The space of innovation

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The space of innovation


Dr. Geoffrey West of the Santa Fe Institute, the distinguished physics research center, posed an interesting question. When a city’s population grows, will its creative capabilities grow along with it? Because there is a higher possibility for a creative person to appear when a population grows, the ratio could be proportional, but discovering a small city with thriving creativity seemed possible.

How can you give an answer without quantitative research? He combined all the creative products of a city, including the books produced, artwork, research and development spending of companies and number of patents and innovations to assess the city’s creative capability. And he correlated the data with the size of the city among 12 cities around the world.

The outcome was amazing. When a city is two times larger, its creative ability was 2.2 times higher. Megacities like New York, London and Tokyo, which are 10 times bigger, had creative abilities that were 17 times higher. In other words, a city’s creative ability exponentially grew when its population went up. The research of Dr. West was the first scientific research to prove an old saying in Korea that said “When you have a child, send him to Seoul.”

Then, why does a city’s creative ability rapidly grow when its population increases? There must be various reasons, but he explained that creative ideas are earned through communication, not from the ability of an isolated individual. Because communication and exchanges are exponentially more frequent in a larger population, there is a higher possibility for an innovative idea to be born in a large city.

Edward Glaeser, an economics professor at Harvard University, argued that creative thoughts are formed through intellectual exchanges with people from completely different specialties, not those from the same field. The representative example is Silicon Valley. Located between San Jose and San Francisco in California, it is home to many innovative companies such as Google and Facebook. Innovations are seen every day in Silicon Valley, and a creative invention of a company next door can contribute greatly to the generation of a new idea within your own company. Innovation is always found in the least expected place.

Silicon Valley is a place where eclectic intellectual traditions clash. During the gold rush, the history of American labor was formed in California. It is still very progressive in politics and hippie culture remains. It is a place where artists and gay culture bloom. Youngsters armed with technology entered the place to open up their companies and a new, innovative culture was born as their cultures collided or combined at times.

Most American homes have garages, but Silicon Valley is the first place where people were known to start companies in their garages. Through the “Bricolage” method, artists, scientists and engineers achieved “Garage Innovation.”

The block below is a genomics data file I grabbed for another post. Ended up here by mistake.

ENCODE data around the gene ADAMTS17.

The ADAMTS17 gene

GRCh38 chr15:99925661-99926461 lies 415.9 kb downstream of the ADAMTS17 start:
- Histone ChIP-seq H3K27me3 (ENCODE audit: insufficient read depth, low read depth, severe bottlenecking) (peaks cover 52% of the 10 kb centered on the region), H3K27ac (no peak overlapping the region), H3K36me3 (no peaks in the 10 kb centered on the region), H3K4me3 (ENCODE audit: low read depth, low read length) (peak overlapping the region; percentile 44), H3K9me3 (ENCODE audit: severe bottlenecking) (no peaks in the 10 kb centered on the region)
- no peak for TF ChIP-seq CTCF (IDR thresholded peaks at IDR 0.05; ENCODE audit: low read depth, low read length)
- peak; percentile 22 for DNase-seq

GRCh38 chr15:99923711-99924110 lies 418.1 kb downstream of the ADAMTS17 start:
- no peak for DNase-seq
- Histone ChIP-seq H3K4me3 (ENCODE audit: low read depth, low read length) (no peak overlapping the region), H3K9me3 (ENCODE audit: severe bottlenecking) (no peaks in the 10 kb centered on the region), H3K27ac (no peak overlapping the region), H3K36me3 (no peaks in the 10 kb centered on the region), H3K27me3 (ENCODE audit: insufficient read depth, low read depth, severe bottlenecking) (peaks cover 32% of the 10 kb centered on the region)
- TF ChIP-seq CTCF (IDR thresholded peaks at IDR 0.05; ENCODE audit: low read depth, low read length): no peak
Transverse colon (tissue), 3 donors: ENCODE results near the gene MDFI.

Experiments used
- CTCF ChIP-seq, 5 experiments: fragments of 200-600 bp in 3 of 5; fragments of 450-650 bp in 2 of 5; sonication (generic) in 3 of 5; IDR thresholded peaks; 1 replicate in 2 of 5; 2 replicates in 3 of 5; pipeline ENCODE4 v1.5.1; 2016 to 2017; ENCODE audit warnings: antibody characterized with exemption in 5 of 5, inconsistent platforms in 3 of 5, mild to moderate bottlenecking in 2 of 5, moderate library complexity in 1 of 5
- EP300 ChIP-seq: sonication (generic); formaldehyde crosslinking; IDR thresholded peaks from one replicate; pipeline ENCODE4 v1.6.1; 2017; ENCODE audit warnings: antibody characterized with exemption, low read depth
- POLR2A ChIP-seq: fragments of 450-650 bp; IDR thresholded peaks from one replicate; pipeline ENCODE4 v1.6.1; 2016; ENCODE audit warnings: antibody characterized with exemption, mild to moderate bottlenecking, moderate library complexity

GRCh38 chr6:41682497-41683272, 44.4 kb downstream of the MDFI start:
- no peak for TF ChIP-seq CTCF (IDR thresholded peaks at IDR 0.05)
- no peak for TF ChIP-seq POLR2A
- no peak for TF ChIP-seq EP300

Today, we have to consider if we are living in a place that inspires innovation. Am I living in a place where ideas are being shared? Do I have the room for the endless inflow of new thoughts, exchange intelligent conversations with people from different fields and monitor various interesting events that are taking place around the world?

As we grow old, it gets more uncomfortable to mingle with the people who have different political views and artistic tastes and are from different economic classes. When we were children, the family background of a friend had nothing to do with friendship. When we were young, we loved to debate with friends who have different historical views, and their different artistic tastes never bothered us.

As we grow older, however, it becomes more and more uncomfortable to have frank conversations with people who come from different economic backgrounds. Our conversations turn into fights when we have different political views.

Intelligent conversations with people who have completely different views about the world, experiences and knowledge will enrich my life and expand the horizon of my world. We need to continuously interact with people who live in different worlds. Unless we make special efforts as we grow older, we will be stuck in a fishbowl full of people who are just like us.

Is my brain exposed to new ideas every day like in Silicon Valley? Or am I living a life like that of a small village, although I am, in fact, living in a megacity? It is time for contemplation. Today, go ahead and change your lunch date and eat with a new person.

Translation by the Korea JoongAng Daily staff.

*The author is a professor of bio and brain engineering at KAIST.

by Jeong Jae-seung
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